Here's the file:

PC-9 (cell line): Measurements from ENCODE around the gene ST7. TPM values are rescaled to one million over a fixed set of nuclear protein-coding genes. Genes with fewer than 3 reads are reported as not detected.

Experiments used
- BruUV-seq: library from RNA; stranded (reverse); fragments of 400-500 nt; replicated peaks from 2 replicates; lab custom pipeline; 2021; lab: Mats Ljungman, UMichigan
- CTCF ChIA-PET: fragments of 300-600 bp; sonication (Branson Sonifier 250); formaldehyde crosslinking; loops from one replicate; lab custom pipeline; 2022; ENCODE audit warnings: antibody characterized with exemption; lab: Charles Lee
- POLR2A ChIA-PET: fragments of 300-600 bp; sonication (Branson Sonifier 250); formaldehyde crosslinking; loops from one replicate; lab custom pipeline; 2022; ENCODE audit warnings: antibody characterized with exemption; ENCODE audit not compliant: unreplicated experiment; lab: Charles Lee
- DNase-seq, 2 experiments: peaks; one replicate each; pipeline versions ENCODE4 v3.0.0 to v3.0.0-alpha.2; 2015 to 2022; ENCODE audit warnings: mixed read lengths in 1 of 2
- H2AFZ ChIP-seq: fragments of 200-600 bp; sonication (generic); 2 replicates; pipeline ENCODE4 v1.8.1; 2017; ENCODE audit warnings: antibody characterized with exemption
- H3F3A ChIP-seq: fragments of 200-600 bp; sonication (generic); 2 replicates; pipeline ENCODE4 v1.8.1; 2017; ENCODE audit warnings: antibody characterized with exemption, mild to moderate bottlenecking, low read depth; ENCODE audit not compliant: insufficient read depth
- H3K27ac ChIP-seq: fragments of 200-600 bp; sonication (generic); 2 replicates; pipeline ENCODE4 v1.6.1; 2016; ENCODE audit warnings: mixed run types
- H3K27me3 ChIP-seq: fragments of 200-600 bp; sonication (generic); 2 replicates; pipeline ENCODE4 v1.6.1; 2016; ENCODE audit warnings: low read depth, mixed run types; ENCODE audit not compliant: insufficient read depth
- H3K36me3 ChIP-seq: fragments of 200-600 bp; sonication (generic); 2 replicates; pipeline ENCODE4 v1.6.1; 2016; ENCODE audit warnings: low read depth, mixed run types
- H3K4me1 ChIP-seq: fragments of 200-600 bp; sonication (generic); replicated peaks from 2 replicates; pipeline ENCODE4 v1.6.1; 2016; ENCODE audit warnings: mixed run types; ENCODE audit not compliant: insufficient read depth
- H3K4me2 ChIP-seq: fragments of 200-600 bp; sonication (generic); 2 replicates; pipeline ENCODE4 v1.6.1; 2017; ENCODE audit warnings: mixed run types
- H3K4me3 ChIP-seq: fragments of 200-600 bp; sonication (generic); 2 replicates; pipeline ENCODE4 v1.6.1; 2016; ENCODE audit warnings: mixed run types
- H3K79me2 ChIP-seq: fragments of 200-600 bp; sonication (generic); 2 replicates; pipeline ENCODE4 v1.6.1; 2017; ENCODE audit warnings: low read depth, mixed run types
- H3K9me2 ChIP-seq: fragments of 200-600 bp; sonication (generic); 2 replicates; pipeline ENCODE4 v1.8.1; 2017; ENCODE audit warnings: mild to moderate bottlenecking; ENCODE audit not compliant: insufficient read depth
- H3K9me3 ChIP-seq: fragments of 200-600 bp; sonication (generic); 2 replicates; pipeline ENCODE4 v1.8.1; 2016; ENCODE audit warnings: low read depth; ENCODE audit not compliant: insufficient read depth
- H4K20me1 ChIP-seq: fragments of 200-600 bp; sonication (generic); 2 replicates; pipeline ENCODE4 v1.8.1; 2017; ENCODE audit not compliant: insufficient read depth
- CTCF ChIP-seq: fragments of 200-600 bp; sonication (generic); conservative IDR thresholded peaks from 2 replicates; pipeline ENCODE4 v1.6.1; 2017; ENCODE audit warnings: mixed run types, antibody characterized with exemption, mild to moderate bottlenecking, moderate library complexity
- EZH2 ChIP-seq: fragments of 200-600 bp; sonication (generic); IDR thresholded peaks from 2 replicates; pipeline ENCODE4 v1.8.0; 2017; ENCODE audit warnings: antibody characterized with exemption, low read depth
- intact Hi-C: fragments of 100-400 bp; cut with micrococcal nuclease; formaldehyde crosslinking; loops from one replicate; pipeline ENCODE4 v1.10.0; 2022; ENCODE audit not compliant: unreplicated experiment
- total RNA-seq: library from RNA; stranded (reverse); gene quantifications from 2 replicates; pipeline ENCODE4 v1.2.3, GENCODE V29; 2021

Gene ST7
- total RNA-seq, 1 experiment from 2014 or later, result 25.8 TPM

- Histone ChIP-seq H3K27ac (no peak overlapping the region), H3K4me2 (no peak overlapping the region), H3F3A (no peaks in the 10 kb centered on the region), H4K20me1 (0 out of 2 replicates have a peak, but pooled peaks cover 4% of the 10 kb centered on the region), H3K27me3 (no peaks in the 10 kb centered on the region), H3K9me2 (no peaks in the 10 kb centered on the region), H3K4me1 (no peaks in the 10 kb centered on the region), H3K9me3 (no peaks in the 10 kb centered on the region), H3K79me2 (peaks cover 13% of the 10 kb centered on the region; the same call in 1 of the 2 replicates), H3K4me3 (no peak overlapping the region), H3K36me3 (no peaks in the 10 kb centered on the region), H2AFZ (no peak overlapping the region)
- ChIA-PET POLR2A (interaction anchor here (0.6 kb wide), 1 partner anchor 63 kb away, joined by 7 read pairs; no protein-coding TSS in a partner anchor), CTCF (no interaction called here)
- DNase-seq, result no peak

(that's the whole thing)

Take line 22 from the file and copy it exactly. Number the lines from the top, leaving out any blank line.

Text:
- total RNA-seq: library from RNA; stranded (reverse); gene quantifications from 2 replicates; pipeline ENCODE4 v1.2.3, GENCODE V29; 2021